Ban Lanta y Planta, Stimaruba, Fundacion Parke Nacional Aruba, the University of Aruba and the Savaneta Marine Barracks proudly announce their special collaboration for planting local trees to restore and improve Aruba’s natural environment.
The kick-off of this unique collaboration for Aruba took place from 27 to 29 November 2020 at three different locations: the University of Aruba, the Savaneta Marine Barracks and the Parke Nacional Arikok. The first part consisted of the planting of the very rare and protected Palisia Cora (Bursera simaruba), at all three sites, which significantly increases the distribution of this species. Additionally, at the Savaneta Marine Barracks, some 50 trees and shrubs of 18 different species of locally endangered trees were planted on a large site, ‘Park Van Dasselaar’, which has guaranteed optimal protection and a potentially high success rate for the growth and development of the trees.
Trees provide numerous important and essential – often also medicinal – functions. They provide oxygen to the environment and improve air quality. Trees bring shade and make for more pleasant ambient temperatures and reduce the ‘heat island effect’ caused by roads, sidewalks and buildings. Trees line our streets, and are found in our parks, playgrounds, front and back gardens, and create a quiet, aesthetic and attractive environment in many neighborhoods. In many countries, very old trees are a historical landmark and a source of national pride due to their beauty and majestic appearance. Trees also help fight climate change by absorbing large amounts of carbon dioxide.
There are 352 species of plants and trees registered on the island, of which 6 species only occur on Aruba. Many species are under pressure and threatened in their survival. Replanting native trees is essential for restoring the original tropical forest, restoring a healthy soil structure, creating more habitats for local wildlife, and increasing Aruba’s biodiversity. But perhaps even more important than replanting native trees is the preservation and protection of the already existing trees, as the older a tree is, the greater its ‘ecosystem service’ and its contribution to human health.
By working together, the five organizations share their knowledge and bundle their expertise in protecting and preserving the still-existing nature, rehabilitating and restoring the original nature that has been affected by human activities over the centuries, reaching out to the local community with the aim of increasing the appreciation for local flora, and joining in the efforts to conserving Aruba’s biodiversity and achieving a sustainable future.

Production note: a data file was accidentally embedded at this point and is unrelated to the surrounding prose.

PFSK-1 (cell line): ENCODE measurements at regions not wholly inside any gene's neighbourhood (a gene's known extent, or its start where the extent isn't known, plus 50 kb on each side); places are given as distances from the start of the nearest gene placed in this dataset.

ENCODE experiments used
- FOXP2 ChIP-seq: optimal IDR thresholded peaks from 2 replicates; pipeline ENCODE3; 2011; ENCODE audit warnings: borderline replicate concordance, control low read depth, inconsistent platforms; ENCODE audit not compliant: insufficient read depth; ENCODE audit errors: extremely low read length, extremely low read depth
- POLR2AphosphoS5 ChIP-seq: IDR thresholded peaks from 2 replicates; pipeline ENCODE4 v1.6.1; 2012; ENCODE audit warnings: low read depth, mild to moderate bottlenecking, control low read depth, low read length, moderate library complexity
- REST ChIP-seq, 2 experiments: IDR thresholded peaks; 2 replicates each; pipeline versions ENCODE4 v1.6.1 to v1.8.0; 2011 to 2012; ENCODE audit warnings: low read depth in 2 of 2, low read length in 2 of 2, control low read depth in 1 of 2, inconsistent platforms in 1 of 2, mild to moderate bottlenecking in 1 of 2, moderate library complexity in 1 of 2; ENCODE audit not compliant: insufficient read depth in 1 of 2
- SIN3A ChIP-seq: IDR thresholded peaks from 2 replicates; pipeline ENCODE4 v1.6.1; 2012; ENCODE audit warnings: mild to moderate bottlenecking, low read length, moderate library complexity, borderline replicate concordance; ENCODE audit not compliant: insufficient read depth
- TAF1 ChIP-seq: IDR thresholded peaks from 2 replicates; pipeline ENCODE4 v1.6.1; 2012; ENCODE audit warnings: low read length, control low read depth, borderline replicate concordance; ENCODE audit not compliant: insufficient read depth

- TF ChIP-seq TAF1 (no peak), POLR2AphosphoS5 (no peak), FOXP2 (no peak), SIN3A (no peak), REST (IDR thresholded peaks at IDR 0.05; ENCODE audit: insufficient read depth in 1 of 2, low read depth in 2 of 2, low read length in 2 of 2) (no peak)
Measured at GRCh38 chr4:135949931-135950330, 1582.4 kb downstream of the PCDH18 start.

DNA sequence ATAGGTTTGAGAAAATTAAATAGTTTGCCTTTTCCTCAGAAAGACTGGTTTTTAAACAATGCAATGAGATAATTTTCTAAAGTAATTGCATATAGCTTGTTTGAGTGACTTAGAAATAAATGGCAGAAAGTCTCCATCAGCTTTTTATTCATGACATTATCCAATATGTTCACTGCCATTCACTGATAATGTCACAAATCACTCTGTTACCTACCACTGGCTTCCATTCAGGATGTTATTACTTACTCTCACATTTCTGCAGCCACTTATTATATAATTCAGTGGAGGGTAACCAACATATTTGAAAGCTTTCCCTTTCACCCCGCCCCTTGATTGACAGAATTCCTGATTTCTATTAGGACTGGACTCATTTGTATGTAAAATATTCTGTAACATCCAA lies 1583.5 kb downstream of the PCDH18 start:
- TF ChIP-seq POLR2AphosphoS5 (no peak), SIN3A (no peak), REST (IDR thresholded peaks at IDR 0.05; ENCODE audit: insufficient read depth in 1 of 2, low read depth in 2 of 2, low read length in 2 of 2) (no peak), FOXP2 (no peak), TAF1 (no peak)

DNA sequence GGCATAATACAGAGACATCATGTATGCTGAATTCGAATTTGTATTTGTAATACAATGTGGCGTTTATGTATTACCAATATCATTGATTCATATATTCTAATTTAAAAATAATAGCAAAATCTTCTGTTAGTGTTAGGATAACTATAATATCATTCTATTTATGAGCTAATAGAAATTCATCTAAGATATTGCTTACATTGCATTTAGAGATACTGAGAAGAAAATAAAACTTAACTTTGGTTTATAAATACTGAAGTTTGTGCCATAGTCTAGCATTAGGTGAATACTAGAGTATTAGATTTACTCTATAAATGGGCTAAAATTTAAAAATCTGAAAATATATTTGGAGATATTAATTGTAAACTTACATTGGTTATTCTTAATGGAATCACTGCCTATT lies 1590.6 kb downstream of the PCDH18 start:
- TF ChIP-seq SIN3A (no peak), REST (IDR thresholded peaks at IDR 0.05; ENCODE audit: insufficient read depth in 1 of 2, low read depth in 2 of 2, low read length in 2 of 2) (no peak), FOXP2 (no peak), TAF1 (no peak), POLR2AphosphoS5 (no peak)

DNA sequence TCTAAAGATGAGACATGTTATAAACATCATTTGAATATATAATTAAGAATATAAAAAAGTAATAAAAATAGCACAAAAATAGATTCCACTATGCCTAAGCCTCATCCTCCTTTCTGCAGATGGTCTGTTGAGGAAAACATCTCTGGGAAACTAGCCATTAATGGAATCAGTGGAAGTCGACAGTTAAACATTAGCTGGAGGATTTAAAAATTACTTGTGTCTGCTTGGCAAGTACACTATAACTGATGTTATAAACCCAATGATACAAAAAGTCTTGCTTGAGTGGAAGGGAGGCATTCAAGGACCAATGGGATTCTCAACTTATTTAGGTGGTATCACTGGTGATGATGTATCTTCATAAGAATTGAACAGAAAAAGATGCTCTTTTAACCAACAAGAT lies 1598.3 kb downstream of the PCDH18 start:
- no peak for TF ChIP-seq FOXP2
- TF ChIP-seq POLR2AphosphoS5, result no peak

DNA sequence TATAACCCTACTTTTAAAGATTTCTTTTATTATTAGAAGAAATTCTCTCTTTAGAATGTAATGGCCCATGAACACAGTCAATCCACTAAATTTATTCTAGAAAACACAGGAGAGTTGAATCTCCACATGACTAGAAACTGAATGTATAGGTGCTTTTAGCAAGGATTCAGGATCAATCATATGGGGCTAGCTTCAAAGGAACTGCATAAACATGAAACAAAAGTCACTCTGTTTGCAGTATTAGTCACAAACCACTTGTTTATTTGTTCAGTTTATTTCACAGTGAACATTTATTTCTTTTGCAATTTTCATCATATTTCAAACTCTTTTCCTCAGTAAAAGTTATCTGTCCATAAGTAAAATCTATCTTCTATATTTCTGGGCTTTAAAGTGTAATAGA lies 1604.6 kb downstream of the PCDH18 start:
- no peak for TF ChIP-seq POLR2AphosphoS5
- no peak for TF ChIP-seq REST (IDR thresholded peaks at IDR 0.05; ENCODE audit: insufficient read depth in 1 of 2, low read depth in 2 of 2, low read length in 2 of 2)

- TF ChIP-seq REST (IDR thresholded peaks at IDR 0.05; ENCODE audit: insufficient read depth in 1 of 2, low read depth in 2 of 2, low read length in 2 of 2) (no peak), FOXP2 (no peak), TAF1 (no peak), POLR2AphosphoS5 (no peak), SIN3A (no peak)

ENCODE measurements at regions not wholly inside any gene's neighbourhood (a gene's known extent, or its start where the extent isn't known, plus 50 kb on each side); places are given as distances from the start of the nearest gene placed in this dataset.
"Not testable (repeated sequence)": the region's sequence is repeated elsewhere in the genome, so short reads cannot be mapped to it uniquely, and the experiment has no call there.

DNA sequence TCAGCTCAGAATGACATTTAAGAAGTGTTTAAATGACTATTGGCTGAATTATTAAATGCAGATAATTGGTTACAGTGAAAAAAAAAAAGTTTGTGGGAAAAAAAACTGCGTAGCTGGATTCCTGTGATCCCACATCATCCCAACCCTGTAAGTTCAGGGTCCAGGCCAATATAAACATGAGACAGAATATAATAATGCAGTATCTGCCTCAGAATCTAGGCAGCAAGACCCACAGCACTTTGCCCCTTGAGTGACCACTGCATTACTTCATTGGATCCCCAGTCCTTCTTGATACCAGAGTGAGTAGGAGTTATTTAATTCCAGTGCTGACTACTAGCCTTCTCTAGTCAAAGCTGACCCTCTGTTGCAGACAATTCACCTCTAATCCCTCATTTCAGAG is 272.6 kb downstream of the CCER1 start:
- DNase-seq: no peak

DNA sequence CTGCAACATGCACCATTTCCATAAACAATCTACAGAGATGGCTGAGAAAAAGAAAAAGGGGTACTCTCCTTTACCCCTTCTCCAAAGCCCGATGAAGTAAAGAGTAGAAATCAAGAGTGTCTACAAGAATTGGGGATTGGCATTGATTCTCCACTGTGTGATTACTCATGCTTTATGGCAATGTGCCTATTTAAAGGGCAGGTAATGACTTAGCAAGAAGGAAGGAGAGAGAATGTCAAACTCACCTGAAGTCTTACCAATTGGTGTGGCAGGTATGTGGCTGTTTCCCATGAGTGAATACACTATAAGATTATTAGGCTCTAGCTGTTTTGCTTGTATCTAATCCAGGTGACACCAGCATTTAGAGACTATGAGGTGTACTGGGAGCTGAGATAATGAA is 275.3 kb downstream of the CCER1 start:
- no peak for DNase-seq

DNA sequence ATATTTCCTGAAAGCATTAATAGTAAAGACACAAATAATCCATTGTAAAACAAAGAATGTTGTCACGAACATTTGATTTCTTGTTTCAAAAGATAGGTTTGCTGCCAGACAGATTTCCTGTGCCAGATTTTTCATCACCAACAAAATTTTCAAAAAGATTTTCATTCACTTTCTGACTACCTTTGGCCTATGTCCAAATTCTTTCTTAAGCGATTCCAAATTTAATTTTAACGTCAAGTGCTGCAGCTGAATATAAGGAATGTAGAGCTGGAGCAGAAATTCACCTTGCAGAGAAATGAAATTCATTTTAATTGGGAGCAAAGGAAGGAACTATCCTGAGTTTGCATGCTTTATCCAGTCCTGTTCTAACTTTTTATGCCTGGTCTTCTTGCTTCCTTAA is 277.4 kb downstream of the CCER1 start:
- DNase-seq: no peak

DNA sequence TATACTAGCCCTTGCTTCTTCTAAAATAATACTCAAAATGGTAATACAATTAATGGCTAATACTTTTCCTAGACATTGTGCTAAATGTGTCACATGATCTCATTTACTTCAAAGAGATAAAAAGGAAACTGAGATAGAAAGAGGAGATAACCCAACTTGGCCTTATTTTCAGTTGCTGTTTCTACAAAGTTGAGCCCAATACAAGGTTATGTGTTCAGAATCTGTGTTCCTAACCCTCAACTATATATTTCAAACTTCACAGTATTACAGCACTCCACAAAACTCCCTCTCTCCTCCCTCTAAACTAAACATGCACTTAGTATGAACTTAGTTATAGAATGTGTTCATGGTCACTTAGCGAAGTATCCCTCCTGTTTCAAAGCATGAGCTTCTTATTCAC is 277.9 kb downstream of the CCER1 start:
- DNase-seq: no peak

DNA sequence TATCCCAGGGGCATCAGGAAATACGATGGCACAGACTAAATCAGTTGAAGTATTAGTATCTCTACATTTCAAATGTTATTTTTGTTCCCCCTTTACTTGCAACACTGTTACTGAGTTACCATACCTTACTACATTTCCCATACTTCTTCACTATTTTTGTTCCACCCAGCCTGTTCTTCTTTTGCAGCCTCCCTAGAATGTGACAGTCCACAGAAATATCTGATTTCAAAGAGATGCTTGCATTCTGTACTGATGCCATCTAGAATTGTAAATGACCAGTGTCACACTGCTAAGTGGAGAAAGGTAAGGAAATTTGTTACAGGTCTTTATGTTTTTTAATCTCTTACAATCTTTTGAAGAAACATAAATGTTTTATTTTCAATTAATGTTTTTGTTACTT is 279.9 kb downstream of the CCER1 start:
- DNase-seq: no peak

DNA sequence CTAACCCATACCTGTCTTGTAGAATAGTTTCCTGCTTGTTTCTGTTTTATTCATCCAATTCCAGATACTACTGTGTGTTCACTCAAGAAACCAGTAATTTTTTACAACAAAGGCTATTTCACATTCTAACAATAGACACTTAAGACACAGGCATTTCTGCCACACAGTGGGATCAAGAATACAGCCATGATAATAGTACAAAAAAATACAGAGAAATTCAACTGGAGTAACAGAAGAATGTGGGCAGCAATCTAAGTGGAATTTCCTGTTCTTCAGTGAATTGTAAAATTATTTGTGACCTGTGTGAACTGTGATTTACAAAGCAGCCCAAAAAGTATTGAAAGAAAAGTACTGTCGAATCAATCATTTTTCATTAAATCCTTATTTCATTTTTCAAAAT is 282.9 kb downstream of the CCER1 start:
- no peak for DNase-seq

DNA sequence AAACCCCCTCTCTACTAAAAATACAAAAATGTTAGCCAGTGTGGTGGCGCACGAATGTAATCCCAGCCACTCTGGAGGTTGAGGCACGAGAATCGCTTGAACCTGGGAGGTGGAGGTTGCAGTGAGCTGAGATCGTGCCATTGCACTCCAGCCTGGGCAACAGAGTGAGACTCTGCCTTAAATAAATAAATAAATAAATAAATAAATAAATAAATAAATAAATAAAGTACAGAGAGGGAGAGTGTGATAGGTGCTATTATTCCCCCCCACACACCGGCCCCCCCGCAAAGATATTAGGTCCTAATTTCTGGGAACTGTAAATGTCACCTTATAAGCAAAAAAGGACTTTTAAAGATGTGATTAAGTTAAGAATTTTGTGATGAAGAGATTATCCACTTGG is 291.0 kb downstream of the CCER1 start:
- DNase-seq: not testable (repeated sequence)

In 2021, the five organizations jointly aim to realize:
– Growing local trees in nurseries for the purpose of reforestation
– The annual organization of two joint tree planting events
– Raising awareness through social media
– Promoting gardening with local plants and trees
– Promoting nature-friendly and sustainable gardening
– Providing educational opportunities through lectures and presentations
The organizations look back on a fruitful kick-off weekend and look forward to further strengthening their collaboration and fortifying their efforts with the help of the community and volunteers. The organizations will continue to focus on promoting and planting local trees for the benefit of Aruba’s natural environment and biodiversity.
Beyond the collaboration, each organization makes its own specific contribution to the conservation of local flora, increasing biodiversity and promoting sustainable behavior:
Ban Lanta y Planta (Trees for Aruba)
Ban Lanta y Planta is a young foundation that is working hard to achieve their first goal of growing and planting 10,000 native trees, including mangrove. This non-governmental, voluntary organization also actively focuses on education and community outreach to create awareness for the protection of existing trees and their importance.
Stimaruba is one of the oldest NGOs on the island dedicated to nature protection and nature conservation, with a strong focus on local flora and education. Stimaruba has mapped flora throughout the island and organized hundreds of tours to increase knowledge about the importance and medicinal uses of local and endangered plants and trees.
Fundacion Parke Nacional Aruba (FPNA)
FPNA is a professional NGO dedicated to the conservation and the management of 16 terrestrial nature reserves and 4 marine protected areas. FPNA’s work includes various species protection programs, the restoration of numerous natural habitats, the conservation of flora through their botanic gardens system, and the creation of awareness for healthy and resilient ecosystems and sustainable behaviors.
University of Aruba (UA)
The UA’s newly developed SISSTEM program will be making significant contributions to nature conservation and environmental protection through student research and the development of a biodiversity app that will help map and monitor local and protected tree species in specific locations. The UA campus supports local biodiversity with their planting scheme of native trees and plants.
Savaneta Marine Barracks (MSK-SAV)
The MSK-SAV is a role model with its strong focus and ambition of integrating sustainability into their daily operations, including allocating large areas of the barracks for rewilding with hardy, heat- and drought-resistant, local trees and plants. MSK-SAV directly contributes to increasing biodiversity, including conserving and protecting the endemic and endangered Aruban burrowing owls that breed at the barracks.